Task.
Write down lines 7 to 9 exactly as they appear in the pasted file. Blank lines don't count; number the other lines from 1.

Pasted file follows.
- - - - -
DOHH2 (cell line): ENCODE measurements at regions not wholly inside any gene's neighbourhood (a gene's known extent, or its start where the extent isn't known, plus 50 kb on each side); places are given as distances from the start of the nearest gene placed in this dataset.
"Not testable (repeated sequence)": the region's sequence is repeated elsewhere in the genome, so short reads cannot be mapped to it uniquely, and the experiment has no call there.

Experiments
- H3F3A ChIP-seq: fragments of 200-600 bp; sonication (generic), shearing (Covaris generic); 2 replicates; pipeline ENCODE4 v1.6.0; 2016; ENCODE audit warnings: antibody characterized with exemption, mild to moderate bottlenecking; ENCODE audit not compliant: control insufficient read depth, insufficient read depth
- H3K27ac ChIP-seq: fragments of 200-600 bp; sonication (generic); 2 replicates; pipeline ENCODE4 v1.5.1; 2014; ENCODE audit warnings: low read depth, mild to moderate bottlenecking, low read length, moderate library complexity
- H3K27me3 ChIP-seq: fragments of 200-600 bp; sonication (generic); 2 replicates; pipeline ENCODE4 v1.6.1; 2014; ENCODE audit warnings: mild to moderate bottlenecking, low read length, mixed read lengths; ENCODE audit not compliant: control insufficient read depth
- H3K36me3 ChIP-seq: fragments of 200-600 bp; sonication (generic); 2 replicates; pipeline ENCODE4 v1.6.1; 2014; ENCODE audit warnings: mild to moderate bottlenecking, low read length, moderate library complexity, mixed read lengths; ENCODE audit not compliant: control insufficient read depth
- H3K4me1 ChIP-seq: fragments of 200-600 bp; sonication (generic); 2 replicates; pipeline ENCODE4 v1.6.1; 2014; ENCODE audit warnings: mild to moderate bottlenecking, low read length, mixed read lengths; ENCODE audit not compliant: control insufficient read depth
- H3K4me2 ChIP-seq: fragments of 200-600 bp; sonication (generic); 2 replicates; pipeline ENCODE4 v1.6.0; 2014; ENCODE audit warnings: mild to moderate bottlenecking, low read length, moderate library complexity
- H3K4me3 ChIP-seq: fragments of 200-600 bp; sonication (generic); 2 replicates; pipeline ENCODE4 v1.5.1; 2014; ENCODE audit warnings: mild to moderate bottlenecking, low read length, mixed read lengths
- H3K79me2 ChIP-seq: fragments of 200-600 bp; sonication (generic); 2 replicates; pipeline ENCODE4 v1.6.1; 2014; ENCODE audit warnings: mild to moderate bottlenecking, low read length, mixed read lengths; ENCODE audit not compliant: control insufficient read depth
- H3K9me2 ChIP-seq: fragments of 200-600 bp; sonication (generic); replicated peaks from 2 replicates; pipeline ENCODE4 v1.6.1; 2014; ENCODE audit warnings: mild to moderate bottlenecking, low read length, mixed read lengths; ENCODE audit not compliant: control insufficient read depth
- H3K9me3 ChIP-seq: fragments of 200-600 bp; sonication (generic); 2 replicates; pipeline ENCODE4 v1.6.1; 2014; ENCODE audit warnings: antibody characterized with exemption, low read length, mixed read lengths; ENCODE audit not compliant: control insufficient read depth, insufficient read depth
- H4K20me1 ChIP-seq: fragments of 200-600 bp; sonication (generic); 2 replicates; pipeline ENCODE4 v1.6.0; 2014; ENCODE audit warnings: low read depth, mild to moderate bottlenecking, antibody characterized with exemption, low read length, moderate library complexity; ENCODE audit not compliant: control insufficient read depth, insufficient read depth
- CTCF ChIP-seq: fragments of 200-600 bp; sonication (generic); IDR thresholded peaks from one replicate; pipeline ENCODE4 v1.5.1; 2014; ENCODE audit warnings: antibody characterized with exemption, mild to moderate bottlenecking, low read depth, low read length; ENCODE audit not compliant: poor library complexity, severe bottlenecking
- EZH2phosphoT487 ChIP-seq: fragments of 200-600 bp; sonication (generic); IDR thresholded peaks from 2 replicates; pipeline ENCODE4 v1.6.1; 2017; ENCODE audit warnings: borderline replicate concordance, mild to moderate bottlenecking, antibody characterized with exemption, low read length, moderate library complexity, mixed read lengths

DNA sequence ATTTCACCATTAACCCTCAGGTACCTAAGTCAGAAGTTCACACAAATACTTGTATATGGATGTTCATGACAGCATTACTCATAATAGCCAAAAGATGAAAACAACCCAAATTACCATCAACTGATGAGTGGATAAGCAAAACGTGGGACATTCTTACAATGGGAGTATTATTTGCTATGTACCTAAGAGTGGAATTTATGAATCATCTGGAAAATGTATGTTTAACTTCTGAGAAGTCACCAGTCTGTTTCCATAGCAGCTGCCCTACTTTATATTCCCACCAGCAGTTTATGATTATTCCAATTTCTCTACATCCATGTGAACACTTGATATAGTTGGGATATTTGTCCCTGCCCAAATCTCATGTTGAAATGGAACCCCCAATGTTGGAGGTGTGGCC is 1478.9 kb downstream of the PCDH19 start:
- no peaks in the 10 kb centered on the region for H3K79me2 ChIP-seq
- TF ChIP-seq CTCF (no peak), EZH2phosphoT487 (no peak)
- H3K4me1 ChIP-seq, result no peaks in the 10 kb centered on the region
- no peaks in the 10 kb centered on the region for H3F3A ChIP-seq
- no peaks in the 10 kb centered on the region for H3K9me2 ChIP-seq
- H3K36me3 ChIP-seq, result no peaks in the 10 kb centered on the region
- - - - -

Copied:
- H3K36me3 ChIP-seq: fragments of 200-600 bp; sonication (generic); 2 replicates; pipeline ENCODE4 v1.6.1; 2014; ENCODE audit warnings: mild to moderate bottlenecking, low read length, moderate library complexity, mixed read lengths; ENCODE audit not compliant: control insufficient read depth
- H3K4me1 ChIP-seq: fragments of 200-600 bp; sonication (generic); 2 replicates; pipeline ENCODE4 v1.6.1; 2014; ENCODE audit warnings: mild to moderate bottlenecking, low read length, mixed read lengths; ENCODE audit not compliant: control insufficient read depth
- H3K4me2 ChIP-seq: fragments of 200-600 bp; sonication (generic); 2 replicates; pipeline ENCODE4 v1.6.0; 2014; ENCODE audit warnings: mild to moderate bottlenecking, low read length, moderate library complexity